Patriots' Day and the Flags of Our Forefathers
We thank God for those generations of Patriots who sacrificed their personal safety in defense of Liberty.
“I never considered a difference of opinion in politics, in religion, in philosophy, as cause for withdrawing from a friend.” —Thomas Jefferson (1800)
April 19th is Patriots’ Day, commemorating the anniversary of that date in 1775 when American militiamen at Lexington and Concord fired the “Shot Heard ‘Round The World” — the opening volley of the American Revolution.
We hold this historic date in high esteem, along with those days commemorating the anniversaries of our Declaration of Independence, Constitution and its Bill of Rights. Indeed, our publication takes its name in honor of this first generation of American Patriots — and all those since. Unfortunately, Patriots’ Day receives little attention nationally, and even less in educational institutions, where our nation’s stirring and singular history is rarely taught to young people.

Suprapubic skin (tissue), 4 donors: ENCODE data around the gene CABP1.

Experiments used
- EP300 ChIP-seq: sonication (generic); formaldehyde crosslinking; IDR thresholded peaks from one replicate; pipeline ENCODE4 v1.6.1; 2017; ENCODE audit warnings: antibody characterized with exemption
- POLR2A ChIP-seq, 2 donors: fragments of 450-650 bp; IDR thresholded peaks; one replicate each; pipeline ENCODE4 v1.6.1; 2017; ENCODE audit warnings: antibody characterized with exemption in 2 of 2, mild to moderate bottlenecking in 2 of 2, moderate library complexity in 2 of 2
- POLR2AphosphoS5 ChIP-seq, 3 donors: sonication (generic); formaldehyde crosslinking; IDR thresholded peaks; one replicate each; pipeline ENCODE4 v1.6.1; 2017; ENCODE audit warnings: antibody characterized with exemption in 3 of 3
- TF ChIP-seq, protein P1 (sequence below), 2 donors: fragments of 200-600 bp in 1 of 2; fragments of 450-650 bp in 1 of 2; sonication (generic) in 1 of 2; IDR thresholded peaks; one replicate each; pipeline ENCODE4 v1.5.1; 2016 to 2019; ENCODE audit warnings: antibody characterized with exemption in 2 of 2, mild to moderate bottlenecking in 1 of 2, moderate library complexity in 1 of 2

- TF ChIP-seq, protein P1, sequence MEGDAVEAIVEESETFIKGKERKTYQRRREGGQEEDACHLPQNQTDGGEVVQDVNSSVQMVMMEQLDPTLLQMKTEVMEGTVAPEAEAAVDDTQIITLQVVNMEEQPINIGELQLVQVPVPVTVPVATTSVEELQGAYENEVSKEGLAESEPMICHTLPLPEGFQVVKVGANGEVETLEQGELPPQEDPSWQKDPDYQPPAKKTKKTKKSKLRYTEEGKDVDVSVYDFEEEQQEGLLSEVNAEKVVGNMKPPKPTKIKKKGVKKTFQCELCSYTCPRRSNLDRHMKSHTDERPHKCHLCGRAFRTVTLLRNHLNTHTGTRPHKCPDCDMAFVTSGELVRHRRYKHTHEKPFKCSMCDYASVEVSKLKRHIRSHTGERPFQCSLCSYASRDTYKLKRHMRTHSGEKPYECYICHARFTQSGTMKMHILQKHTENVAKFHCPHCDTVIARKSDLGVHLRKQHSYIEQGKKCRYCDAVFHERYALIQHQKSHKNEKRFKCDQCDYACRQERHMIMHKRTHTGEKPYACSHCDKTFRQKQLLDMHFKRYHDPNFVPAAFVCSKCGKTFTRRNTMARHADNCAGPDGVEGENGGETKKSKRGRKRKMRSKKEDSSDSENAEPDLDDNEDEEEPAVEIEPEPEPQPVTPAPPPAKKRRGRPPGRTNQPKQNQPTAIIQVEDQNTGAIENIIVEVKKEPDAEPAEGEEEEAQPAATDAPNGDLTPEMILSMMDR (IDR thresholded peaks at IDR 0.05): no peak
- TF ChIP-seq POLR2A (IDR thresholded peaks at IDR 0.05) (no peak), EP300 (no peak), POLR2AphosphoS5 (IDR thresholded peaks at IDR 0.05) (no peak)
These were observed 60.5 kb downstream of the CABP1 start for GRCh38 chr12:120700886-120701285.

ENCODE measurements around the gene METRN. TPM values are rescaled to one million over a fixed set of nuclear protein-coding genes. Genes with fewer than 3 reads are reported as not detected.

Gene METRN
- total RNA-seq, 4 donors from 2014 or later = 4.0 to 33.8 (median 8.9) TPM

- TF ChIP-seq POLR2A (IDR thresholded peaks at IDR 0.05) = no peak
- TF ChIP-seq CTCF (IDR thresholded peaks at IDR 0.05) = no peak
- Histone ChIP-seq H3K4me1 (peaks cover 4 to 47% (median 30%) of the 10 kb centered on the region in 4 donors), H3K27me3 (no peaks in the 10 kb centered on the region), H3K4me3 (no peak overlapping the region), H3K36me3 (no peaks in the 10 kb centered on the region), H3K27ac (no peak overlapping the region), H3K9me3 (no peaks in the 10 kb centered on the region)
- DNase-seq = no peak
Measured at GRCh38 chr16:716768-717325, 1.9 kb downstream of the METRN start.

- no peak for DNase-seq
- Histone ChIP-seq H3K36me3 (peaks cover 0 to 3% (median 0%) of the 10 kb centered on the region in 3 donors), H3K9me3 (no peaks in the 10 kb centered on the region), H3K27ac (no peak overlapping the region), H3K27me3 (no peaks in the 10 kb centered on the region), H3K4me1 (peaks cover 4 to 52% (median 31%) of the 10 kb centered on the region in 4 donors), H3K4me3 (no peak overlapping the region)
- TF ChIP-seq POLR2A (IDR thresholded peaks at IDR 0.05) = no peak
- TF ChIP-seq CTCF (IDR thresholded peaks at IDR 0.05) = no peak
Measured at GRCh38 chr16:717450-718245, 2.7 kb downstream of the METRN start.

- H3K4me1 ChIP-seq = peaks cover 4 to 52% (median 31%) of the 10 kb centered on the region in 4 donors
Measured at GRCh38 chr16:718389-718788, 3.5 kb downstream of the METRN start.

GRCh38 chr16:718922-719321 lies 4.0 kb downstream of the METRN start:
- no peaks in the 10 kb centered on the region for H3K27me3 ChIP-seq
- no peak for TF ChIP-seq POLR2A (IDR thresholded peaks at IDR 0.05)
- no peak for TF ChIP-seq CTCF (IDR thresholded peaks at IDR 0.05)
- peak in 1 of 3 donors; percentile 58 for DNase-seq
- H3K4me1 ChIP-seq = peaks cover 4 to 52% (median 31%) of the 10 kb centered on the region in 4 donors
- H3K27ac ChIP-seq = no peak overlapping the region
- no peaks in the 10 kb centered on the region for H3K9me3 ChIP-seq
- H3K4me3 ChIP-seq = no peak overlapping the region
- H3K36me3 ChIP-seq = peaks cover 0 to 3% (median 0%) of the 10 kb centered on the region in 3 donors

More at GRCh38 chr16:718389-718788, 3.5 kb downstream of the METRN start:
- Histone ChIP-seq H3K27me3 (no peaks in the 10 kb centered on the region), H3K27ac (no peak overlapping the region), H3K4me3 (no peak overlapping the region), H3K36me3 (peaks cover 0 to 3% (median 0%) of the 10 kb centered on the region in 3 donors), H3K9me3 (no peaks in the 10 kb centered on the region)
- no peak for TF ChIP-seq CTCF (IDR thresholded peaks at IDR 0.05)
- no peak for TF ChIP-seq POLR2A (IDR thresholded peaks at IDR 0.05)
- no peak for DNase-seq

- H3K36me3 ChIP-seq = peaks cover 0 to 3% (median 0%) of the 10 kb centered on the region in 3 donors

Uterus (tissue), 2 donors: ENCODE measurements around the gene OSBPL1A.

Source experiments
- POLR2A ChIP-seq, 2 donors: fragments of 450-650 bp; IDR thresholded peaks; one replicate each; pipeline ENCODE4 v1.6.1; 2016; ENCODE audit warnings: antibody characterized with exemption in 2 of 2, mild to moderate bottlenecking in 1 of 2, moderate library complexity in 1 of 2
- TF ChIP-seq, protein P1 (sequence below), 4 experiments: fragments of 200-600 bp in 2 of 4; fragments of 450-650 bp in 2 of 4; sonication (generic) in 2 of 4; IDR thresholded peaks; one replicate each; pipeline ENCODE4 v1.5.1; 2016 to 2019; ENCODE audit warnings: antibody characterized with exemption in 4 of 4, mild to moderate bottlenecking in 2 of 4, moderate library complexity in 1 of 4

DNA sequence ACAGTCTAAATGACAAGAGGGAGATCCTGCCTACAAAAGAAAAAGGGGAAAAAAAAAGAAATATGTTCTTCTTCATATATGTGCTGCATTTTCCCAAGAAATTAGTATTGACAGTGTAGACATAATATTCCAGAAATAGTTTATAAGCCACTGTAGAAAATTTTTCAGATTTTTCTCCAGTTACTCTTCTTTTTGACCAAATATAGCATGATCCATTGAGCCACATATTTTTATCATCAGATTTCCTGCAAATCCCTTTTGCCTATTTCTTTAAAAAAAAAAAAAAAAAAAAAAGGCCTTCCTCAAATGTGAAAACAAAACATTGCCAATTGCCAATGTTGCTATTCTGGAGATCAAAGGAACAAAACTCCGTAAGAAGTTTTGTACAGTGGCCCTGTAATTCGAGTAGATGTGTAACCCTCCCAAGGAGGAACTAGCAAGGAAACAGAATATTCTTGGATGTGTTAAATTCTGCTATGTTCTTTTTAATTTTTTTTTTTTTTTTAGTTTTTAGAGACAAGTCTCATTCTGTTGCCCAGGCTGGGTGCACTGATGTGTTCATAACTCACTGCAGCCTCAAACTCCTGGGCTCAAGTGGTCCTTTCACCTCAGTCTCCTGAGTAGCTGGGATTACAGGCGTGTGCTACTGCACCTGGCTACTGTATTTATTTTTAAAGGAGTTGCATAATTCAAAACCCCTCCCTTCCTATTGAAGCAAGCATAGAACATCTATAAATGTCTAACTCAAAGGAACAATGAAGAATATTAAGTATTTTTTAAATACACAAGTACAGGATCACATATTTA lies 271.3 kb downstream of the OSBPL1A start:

The most basic principles of American Liberty and Rule of Law, and the generational sacrifices of millions of Americans who have honored their oaths “to support and defend” Liberty’s enshrinement in our Constitution, are often not understood or appreciated by many young people — and too many adults.
So undervalued are our forbear’s historic sacrifices for Liberty that among the ranks of entrenched ideological leftists are those who view our nation’s flag with contempt. This is often combined with a deep insecurity-driven fear of the Liberty and self-determination it represents and, consequently, a loathing of those willing to defend it.
In our conservative East Tennessee community, the American flag is commonly displayed on houses and, to commemorate Memorial, Independence and Veterans Days each year, is attached to every power pole on the main thoroughfares.
Among the fixed residential flag poles in our community is a 20-foot standard in front of our house.
I installed that pole in June of 1994, on the 50th anniversary of D-Day — the beginning of the end of World War II. I erected it as a humble but fitting tribute to a neighbor, my father’s lifelong best friend and fellow WWII veteran. So close were these two men that we always referred to my father’s friend as “uncle.”